When we get sick and go to the doctor with a problem, we expect the doctor to deal with the symptoms and to at least give us temporary relief. But what we really want is for the doctor to diagnose and deal with the source of the problem. You don’t want a band aid for a cancer.

It is the same thing when we are dealing with climate change. We know that climate change is not the cause of the problem. It is a symptom and there can’t be real healing until we get down to the systemic problems. That is where the cancer is to be found.

The cause of the climate change problem is twofold. It emerges from the economic system that we have created and bought into, and it is made worse by the absence of alternative models we can turn to.

For many years our current economy has served us well. But in the middle of the last century scientists began to recognize the symptoms of a failing Earth: species were disappearing more rapidly, oceans were becoming polluted, cities were struggle with air pollution, it was getting much warmer, and on and on. It didn’t take a great deal of insight to recognize that humans were the cause of the problem and the tool they were using to create it was our economic system. Let’s examine that system.

First, guided by the so-called “invisible hand” it assumes that in freely responding to each other’s needs individuals will create a balance between solutions (supply) and needs (demand.) Further, this system gets wrapped up in its own culture. It argues that a free market system is the only kind of economy that does not threaten personal freedom.

Second, our economy has a single way of determining success or failure —the Gross Domestic Product (GDP). Success depends upon its ability to develop a steady annual increase in businesses and in the country as a whole.

Third, the free market economy benefits the wealthier members of the nation and discriminates against the less fortunate. It is all about power. In terms of the “Golden Rule” those who have the gold make the rules and benefit from them.

Fourth, focusing on the GDP takes attention away from the health and viability of the essential resource—Earth itself. In practical terms it assumes that Earth’s resources are unlimited and should be accessible to whoever needs them to develop their economy.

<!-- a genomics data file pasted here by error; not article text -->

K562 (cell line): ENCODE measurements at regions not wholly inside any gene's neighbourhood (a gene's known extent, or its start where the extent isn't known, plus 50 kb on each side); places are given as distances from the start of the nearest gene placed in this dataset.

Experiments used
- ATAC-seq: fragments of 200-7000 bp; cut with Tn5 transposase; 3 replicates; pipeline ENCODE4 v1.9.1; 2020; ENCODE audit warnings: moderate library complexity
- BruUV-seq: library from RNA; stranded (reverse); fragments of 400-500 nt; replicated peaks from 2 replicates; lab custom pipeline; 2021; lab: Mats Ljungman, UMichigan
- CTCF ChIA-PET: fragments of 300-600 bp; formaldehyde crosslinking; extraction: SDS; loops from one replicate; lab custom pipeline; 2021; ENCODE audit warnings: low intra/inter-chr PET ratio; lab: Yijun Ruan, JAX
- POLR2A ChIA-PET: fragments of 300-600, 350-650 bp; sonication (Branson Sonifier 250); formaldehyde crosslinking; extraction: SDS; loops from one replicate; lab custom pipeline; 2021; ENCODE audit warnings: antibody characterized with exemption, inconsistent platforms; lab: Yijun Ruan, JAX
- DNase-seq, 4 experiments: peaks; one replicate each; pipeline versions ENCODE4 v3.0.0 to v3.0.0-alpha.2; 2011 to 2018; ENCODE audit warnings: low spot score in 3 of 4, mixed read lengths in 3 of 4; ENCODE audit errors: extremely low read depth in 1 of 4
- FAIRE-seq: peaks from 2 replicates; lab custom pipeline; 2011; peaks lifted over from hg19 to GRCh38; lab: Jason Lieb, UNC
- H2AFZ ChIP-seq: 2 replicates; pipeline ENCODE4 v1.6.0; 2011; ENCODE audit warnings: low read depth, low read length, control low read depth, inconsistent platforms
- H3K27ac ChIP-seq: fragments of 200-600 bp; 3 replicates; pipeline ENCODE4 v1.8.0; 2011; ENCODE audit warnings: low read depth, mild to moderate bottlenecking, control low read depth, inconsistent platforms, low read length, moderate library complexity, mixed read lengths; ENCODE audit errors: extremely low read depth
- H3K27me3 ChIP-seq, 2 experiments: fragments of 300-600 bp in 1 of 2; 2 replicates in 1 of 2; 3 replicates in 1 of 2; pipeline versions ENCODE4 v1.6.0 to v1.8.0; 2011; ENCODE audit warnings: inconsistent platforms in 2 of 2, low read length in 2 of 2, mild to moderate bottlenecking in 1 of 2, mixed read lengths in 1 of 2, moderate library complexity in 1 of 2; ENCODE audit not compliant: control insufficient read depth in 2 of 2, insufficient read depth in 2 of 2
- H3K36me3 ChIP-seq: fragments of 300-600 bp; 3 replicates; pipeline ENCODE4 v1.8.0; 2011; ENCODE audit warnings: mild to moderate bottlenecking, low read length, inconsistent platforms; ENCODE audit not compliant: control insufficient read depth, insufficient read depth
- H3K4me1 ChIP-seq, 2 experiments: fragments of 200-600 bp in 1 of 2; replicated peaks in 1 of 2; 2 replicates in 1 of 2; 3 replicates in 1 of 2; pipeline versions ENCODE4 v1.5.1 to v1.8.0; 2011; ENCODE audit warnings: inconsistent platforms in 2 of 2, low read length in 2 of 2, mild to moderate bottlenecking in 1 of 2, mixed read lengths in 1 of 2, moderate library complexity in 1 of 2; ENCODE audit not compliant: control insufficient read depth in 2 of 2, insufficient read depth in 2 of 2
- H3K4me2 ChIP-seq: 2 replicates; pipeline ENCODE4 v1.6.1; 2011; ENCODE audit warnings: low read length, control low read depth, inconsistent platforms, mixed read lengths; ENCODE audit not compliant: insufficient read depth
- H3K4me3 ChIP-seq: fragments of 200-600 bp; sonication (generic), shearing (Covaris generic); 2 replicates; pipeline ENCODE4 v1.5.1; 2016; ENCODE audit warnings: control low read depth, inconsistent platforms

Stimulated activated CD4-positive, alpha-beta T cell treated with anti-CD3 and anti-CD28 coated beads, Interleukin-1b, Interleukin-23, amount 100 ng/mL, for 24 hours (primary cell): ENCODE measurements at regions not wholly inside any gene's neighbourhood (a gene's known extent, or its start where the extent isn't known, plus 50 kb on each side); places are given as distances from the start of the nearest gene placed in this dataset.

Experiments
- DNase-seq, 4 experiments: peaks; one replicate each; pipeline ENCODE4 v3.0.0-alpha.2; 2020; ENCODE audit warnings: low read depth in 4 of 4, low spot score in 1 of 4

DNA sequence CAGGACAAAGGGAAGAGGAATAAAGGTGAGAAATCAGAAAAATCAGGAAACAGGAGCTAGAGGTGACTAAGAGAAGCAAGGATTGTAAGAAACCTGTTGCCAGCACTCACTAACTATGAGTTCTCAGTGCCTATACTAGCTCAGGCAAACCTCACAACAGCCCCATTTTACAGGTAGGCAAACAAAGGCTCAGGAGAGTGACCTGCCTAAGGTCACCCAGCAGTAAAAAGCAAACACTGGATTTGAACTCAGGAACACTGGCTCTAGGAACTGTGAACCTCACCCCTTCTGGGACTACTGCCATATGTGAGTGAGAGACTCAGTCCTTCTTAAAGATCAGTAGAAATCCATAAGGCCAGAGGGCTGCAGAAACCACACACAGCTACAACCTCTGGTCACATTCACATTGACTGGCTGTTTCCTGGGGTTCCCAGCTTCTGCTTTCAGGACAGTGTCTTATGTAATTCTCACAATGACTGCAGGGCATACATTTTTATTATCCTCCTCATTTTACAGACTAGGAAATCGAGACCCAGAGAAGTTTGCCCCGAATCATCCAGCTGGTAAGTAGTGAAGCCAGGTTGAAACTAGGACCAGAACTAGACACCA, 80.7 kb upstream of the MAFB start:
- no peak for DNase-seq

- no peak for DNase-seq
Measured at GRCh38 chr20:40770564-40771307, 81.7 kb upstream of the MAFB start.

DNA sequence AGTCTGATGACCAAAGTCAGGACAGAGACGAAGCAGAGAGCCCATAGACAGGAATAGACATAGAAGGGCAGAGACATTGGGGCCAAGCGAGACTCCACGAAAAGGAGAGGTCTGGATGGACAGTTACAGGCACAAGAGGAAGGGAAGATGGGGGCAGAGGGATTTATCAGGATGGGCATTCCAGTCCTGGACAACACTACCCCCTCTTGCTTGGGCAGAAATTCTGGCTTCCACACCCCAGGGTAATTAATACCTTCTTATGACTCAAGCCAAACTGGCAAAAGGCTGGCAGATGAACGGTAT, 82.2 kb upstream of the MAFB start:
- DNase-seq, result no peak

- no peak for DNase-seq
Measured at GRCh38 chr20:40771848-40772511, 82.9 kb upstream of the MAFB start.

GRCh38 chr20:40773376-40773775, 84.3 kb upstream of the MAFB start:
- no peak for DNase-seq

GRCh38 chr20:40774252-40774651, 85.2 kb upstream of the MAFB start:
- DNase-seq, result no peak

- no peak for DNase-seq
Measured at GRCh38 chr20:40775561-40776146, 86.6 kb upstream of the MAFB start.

Over time, this free market economy was transferred to, and imported into, the so-called Third World countries. And, in time, many of their economies improved—at least in terms of their GDP. But they inherited the same problems the developed countries were experiencing: exploitation and depletion of their natural resources. The major benefits were accruing to the wealthy members of society and widening the gap between the wealthy and the poor who are being left behind. Further, unlike us many of these countries have experienced the full brunt of climate change—floods, desertification, soil erosion, destruction of fisheries, loss of essential natural resources like water. Without putting too fine a point on it, we have given them our economic model and they have given us refugees.

So what can we do?

One of the things we have to learn is how to think in systems. Donella Meadows, the lead author of the 1972 Limits To Growth was a prominent systems thinker. She noted:

“Growth is one of the stupidest purposes ever invented by any culture…we have to have ‘an enough’. We should always ask: ‘growth of what, and why, and for whom, and who pays the cost, and how long can it last, and what’s the cost to the planet, and how much is enough.”

A second thing we have to do is come up with a different kind of economy.

In previous chronicles we have stressed the point that we are earthlings and part of a living Earth. Marjorie Kelly, a prominent American speaker and consultant to businesses, tells the story about attending a course at Schumacher College in England and hearing a professor ask a question that changed her life. He asked “What kind of economy is consistent with living inside a living being?”

There are many economists, scientists and writers who are asking this same question. New models are beginning to emerge. One of the most recent and comprehensive is in Kate Raworth’s book, Doughnut Economics: 7 Ways to think like a 21st Century Economist. She is a self-described “renegade economist” who teaches at both Oxford and Cambridge. We will discuss her economic model in our next chronicle.

Mike Bell

Comox Valley Climate Change Network